Now's a good time for men to go browsing through their favorite retailer's outerwear department -- if only to learn whether or not what you own is up-to-date. Likely finds: a variety of weights and lengths, underscoring the stylish yet practical merits of developing an outerwear wardrobe.
Generally speaking, a man needs a raincoat for protection from wet weather, a mid-weight coat for days that are cold but not outrageously so, and a heavy coat for days when the temperature takes a nose-dive.
Soft blue, rich brown and cream are style-conscious alternatives to the tried-and-true black, taupe and tan. Leather, wool, imitation fur and technologically advanced synthetics -- called micro-fibers -- are the mainstay fabrics.
But the biggest changes evident in fashion outerwear are in the shapes.
Three-quarter-length coats -- intended to be worn over business attire -- are already all the radically chic rage among Europe's retrophiles. Meanwhile, three-quarter-lengths -- also dubbed "car coats" or "barn coats" -- are gaining ground in America's casual outerwear market. These quilted, tweedy, leather or wool coats are usually boxy, with enough room to accommodate several layers underneath and still keep men unencumbered as they go about outdoors activities.
To heighten the fashion quotient for the casual three-quarter-length coats, some designers make them in plush faux fur and add hoods to the opulent and somewhat oversized garments.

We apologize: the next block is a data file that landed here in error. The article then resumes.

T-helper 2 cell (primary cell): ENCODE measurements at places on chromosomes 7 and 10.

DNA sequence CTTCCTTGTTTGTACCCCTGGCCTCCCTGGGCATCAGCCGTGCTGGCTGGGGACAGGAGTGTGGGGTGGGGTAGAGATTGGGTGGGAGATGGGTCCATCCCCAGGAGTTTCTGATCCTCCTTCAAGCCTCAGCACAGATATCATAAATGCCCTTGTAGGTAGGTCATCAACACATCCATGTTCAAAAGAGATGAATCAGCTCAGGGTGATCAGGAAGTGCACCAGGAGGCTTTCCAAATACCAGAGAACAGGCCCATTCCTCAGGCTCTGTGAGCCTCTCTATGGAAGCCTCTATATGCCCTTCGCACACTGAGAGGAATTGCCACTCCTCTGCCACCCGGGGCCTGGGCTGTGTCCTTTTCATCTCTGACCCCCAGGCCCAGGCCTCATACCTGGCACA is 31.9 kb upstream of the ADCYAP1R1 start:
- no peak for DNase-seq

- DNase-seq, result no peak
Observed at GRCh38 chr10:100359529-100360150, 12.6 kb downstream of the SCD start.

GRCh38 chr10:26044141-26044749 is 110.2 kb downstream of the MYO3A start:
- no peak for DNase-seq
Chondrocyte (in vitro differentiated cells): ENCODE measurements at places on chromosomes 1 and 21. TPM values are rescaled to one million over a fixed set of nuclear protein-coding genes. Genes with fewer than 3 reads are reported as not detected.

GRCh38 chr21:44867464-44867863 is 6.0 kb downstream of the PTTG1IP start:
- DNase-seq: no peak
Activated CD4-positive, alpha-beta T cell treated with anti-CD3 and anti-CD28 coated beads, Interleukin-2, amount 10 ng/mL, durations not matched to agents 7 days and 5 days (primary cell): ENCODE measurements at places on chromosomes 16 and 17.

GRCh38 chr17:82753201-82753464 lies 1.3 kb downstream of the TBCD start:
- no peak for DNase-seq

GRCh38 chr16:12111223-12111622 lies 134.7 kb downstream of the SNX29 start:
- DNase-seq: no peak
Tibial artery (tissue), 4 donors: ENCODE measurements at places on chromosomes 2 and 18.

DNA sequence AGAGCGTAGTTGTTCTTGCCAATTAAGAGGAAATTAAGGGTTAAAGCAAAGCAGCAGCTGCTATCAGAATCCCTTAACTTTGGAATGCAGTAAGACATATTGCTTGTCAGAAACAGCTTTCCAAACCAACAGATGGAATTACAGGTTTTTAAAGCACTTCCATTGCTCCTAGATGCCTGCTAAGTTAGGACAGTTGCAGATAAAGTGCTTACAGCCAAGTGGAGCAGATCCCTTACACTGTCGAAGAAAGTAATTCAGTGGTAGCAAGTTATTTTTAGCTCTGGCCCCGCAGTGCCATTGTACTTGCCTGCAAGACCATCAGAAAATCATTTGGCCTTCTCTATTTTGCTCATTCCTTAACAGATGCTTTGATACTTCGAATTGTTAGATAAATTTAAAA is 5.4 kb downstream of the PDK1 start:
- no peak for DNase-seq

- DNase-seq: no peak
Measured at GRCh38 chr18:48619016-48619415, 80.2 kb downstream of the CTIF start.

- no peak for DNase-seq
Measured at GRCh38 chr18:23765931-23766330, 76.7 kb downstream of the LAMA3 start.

Full-length coats feature epaulets on broadened shoulders, silver-dollar-sized metal buttons and big-buckled belts to lend a military air. And to complement the rugged, earthy sensibilities in most menswear collections this season, designers are showing lots of raglan-sleeved, single-breasted overcoats with simple collars cut from bulky, coarse fabrics. The season's full-length coats also are cut fuller than in years past, another nod toward layered dressing.
Rainwear styling follows the same course that heavier outerwear now runs: roomier silhouettes; military or minimalist styling; three-quarter and full-length cuts.
The full-length leather coat is creeping back -- in sumptuous brown as well as traditional black. And three-quarter-length leathers are being bulked up with leather-on-leather trimming and thick layers of shearling linings. As for the finish of the hides, men are presented with two extremes: buttery smooth or intensely distressed. Thankfully, hardware -- zippers, clasps and snaps -- is kept to a tasteful minimum.
To heighten the versatility of an outerwear wardrobe -- while taking advantage of the fabric finishes and silhouettes available -- a man would do well with three coats: a flat wool or raincoat, a plush or nubby wool and a leather or suede piece, making sure at least one is three-quarter-length.